ClimateYou.org Senior Editor George Ropes discussed his own evolution in learning about and formulating views on climate change, his thoughts on COP26 in Glasgow happening now, and global warming going forward. Abby Luby, ClimateYou Editor was the interviewer. This interview has been edited for publication purposes.
AL: When did you first realize that climate change was a serious threat to the planet?
GR: Initially climate change had entered my consciousness because of my interest in world hunger. I took a course at MIT called International Nutrition Planning after teaching for several years and that was before I joined the Catholic Relief Service. It became clear to me over the years that hunger was important, but that climate was even more important. Because my family was also interested in climate change (my Father developed some of the first interactive software for students on the topic), they suggested that I start a blog. That was around 2006 and I started surfing the web to find articles on climate change and global warming. On some days I didn’t find any, other days there was just one or two articles. That has changed dramatically. But back then, I initially tried to write an abstract on each article or study I read and tried to succinctly summarize the findings and themes — I wanted to give people reading the blog the high points so they would read the whole piece. Since 2008, I’ve written about 200 blogs. At the same time I started writing my commentary pieces under the heading “Our Take.”
AL: How was “Our Take” different from what you had been writing?
GR: My thinking did evolve and my writing took on a much greater tone of urgency. It became clear that global warming was not just a scientific phenomenon, but it touches everything, politics in particular. But it’s not just politics, it’s also public health, biodiversity, and environmental justice. We are exploiting our natural resources faster than nature can regenerate them. It all circles back to the economy and the need for perpetual growth under current capitalism.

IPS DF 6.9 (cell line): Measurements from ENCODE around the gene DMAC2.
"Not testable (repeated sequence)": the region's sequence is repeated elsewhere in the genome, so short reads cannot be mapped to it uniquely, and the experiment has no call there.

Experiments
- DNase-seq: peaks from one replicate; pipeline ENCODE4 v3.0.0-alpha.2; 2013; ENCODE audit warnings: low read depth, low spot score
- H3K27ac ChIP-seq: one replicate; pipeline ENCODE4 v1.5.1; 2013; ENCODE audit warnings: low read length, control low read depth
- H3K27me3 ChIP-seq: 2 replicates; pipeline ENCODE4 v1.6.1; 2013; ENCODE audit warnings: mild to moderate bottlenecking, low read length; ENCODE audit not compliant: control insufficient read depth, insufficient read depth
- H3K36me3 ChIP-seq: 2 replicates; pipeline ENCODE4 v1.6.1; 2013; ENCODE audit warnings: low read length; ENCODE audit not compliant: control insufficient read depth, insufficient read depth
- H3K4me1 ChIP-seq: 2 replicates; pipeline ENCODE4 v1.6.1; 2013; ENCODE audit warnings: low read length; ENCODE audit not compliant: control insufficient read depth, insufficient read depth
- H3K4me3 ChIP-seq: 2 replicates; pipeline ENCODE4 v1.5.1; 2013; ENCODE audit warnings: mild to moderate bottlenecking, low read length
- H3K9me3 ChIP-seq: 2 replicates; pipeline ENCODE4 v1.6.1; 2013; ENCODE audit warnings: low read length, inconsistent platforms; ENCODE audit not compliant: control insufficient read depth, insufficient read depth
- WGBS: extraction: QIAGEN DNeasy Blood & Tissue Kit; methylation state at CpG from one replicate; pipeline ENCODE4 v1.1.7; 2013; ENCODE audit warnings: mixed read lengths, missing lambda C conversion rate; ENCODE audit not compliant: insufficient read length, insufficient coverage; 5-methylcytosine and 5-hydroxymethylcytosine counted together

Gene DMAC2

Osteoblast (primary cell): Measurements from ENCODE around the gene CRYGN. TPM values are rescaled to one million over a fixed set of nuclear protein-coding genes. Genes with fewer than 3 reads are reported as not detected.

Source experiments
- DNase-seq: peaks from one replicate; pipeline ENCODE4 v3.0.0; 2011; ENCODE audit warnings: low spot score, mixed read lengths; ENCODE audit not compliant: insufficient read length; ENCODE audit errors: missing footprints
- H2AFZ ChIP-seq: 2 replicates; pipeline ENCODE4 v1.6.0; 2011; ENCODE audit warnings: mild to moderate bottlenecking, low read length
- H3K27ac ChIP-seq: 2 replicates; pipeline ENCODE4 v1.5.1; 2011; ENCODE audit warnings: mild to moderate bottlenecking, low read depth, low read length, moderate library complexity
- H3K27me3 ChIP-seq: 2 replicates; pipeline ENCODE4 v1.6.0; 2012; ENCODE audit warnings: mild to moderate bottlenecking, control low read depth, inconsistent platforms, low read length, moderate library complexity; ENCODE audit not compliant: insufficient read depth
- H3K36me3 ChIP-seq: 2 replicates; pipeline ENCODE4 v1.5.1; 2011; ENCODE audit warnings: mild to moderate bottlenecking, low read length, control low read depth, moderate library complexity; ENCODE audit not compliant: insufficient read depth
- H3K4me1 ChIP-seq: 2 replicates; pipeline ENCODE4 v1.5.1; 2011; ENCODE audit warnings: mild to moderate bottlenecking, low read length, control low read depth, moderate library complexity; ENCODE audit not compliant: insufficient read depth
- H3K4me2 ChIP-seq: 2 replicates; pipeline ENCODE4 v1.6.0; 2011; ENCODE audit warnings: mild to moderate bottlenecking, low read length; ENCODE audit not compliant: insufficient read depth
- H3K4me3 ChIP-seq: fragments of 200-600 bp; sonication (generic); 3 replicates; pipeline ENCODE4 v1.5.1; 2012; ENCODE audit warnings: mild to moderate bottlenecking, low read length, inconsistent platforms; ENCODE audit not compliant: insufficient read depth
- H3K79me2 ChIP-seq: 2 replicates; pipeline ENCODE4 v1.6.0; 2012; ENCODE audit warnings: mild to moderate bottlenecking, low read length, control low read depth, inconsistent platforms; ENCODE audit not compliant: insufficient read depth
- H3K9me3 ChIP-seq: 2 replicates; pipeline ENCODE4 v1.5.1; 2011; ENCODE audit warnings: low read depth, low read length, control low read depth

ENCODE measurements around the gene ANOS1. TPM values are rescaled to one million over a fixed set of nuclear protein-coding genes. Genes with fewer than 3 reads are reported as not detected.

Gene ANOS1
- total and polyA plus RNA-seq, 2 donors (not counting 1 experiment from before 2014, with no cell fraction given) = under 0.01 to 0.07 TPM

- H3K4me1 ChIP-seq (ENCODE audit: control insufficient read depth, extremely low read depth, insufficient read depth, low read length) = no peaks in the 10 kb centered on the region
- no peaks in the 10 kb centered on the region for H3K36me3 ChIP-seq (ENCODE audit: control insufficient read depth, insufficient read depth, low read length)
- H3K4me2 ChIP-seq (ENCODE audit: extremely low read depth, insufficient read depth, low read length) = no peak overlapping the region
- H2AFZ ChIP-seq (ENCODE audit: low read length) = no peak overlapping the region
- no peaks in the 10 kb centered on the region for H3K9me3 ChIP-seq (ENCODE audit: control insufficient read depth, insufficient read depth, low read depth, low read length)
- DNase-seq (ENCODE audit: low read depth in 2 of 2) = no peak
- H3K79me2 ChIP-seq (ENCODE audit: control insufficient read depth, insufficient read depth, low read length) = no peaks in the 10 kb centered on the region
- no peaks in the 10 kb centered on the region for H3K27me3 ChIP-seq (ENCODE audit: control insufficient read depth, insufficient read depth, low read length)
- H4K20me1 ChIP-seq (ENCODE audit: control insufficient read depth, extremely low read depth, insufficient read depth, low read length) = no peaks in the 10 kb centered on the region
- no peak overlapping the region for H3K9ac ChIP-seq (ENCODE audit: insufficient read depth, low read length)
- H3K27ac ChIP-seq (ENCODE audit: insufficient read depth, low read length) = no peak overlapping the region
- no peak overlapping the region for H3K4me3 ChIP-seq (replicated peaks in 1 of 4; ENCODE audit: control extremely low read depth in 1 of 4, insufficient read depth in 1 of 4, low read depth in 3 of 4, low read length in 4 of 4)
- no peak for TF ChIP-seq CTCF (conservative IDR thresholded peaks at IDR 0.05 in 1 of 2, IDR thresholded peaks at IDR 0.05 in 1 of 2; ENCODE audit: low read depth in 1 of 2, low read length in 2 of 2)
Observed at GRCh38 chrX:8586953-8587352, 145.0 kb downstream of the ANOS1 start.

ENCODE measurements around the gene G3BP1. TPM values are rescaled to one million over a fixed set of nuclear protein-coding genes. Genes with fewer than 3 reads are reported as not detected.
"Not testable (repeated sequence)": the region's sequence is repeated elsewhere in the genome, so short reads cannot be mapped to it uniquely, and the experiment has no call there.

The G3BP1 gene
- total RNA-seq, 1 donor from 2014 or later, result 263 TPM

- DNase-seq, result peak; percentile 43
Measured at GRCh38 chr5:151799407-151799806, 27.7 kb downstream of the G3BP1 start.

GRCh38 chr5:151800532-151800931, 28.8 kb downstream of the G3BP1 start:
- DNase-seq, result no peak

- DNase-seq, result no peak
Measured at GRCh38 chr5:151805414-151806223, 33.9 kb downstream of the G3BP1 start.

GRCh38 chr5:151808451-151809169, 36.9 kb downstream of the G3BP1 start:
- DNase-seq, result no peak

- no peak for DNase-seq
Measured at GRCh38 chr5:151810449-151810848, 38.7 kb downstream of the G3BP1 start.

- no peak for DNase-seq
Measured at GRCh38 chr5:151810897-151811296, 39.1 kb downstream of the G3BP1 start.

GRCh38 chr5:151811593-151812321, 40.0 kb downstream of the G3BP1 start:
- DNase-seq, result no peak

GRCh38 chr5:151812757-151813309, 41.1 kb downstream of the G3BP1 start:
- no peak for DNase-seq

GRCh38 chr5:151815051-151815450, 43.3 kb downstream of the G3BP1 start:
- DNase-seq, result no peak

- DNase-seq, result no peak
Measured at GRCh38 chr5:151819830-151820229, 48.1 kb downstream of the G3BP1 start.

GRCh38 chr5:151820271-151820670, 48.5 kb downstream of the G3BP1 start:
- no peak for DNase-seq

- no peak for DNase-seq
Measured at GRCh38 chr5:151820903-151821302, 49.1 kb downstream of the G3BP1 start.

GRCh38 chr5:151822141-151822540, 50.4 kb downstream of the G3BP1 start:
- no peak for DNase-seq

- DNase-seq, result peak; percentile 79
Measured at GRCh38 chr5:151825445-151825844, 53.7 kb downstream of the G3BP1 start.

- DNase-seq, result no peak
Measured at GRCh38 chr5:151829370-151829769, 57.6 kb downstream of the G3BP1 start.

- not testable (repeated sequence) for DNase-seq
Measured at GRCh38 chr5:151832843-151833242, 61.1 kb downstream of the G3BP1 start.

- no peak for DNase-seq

AL: In 2008 another outreach started at ClimateYou.org to engage New York City College of Technology (City Tech) students and have them post their own blogs. How would you like to see students become more involved?
GR: I’d like to see students write longer articles and commentaries. For example, I’d like students who are from countries outside the U.S. to dig deeper into climate stories they have a personal connection to. Recently I suggested that students from Puerto Rico comment on the continuing lack of electricity since the country’s power grid was destroyed in 2017 by Hurricane Maria. It’s a terrible situation. The government wants to build back the centralized fossil-based natural gas systems and instead of turning to solar or other sustainable sources of energy. It would be ideal if students from Puerto Rico could write about that. Going forward, ClimateYou.org is developing a single private voluntary network (PVN) so students don’t have to search the entire web for current and past articles and can access them all at one site.
AL: Do you see the youth involvement in the climate change growing?
GR: Yes, I think there is a general feeling today among younger people that they need to be involved. Each succeeding class of student blogs has shown more concern. How could they not be? If they don’t get energized to start doing something about the climate, they are not going to have much of a future. They are going to have to make major adjustments in their lifestyles due to increasing heatwaves, droughts, and floods as well as changes in their homes and transportation to reduce greenhouse gas emissions.
AL: When it comes to education overall, do you think enough about climate change is being taught in the public school systems?
GR: More needs to be done in terms of curriculum development because, at this time, climate is not often taught in elementary, middle or high schools. The basics certainly ought to be included at all levels of education. I think there is new movement in that direction, but it’s not yet a groundswell by any means.